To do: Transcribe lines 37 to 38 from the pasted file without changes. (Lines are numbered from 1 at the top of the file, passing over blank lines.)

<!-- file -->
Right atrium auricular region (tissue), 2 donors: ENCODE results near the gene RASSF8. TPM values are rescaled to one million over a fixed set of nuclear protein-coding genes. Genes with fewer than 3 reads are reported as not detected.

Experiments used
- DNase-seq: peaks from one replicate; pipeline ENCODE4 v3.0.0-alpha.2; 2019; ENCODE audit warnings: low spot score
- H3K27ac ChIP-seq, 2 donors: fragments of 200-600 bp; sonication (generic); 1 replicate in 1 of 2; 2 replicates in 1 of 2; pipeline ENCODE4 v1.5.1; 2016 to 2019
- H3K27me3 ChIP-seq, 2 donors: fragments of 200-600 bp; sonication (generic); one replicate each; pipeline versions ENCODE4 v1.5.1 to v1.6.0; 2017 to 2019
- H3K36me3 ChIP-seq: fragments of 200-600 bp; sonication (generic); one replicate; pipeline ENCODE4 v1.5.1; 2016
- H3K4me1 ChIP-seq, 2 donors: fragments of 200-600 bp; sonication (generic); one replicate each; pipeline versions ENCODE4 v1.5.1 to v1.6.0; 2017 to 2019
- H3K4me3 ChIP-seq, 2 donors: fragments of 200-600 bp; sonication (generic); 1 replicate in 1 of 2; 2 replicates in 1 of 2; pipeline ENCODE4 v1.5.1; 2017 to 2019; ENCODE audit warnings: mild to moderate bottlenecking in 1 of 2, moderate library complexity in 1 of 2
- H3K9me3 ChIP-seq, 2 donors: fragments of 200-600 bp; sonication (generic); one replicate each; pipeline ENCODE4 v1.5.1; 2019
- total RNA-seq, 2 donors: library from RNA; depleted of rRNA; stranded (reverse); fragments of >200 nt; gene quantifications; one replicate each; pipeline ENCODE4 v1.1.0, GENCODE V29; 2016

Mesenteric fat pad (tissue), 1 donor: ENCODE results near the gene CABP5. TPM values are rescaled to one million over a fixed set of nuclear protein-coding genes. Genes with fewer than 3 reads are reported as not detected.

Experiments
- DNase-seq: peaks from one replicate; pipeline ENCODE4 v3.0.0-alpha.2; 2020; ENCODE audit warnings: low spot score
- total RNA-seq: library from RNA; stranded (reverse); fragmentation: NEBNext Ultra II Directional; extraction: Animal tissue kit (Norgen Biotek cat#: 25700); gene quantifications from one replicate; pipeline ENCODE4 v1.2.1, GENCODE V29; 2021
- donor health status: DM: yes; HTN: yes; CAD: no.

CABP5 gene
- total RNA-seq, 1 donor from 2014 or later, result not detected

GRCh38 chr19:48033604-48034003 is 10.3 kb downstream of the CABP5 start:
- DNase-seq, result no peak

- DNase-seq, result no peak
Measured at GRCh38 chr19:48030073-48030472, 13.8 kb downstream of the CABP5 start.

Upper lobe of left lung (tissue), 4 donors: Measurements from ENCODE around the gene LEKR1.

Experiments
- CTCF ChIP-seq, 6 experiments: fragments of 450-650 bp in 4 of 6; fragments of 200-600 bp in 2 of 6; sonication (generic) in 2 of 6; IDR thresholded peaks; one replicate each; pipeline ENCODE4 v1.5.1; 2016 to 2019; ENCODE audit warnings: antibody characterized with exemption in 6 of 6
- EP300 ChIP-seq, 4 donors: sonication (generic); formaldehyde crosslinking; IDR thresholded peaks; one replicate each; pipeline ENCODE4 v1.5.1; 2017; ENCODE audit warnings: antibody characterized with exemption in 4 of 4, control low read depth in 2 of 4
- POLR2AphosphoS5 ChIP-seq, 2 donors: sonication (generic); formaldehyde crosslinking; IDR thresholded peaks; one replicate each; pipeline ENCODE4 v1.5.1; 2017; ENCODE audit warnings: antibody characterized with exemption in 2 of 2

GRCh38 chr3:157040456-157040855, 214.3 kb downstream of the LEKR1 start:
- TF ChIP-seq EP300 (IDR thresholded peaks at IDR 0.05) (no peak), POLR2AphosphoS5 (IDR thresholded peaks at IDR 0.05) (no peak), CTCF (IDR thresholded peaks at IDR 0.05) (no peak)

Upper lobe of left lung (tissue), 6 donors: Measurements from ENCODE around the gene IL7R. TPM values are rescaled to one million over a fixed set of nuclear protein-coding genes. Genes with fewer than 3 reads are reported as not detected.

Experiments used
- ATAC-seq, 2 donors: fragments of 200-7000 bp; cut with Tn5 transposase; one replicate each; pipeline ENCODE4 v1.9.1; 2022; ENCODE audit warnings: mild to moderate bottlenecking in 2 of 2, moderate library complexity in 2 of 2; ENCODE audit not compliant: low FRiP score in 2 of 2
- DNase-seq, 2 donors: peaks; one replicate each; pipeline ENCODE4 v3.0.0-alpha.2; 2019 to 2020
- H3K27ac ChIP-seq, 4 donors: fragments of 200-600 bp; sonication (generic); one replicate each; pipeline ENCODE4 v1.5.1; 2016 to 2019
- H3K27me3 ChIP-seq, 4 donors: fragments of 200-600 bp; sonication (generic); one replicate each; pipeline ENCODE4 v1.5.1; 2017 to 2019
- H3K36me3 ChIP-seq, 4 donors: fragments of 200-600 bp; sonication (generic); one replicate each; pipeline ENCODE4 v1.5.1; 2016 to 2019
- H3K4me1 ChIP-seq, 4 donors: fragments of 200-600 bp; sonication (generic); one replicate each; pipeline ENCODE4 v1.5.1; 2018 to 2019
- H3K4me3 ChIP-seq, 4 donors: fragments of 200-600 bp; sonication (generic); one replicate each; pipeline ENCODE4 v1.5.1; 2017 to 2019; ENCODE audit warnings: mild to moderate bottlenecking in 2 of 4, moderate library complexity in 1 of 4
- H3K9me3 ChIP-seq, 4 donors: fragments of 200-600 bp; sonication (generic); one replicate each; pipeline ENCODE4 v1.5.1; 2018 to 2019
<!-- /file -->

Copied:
- H3K4me3 ChIP-seq, 4 donors: fragments of 200-600 bp; sonication (generic); one replicate each; pipeline ENCODE4 v1.5.1; 2017 to 2019; ENCODE audit warnings: mild to moderate bottlenecking in 2 of 4, moderate library complexity in 1 of 4
- H3K9me3 ChIP-seq, 4 donors: fragments of 200-600 bp; sonication (generic); one replicate each; pipeline ENCODE4 v1.5.1; 2018 to 2019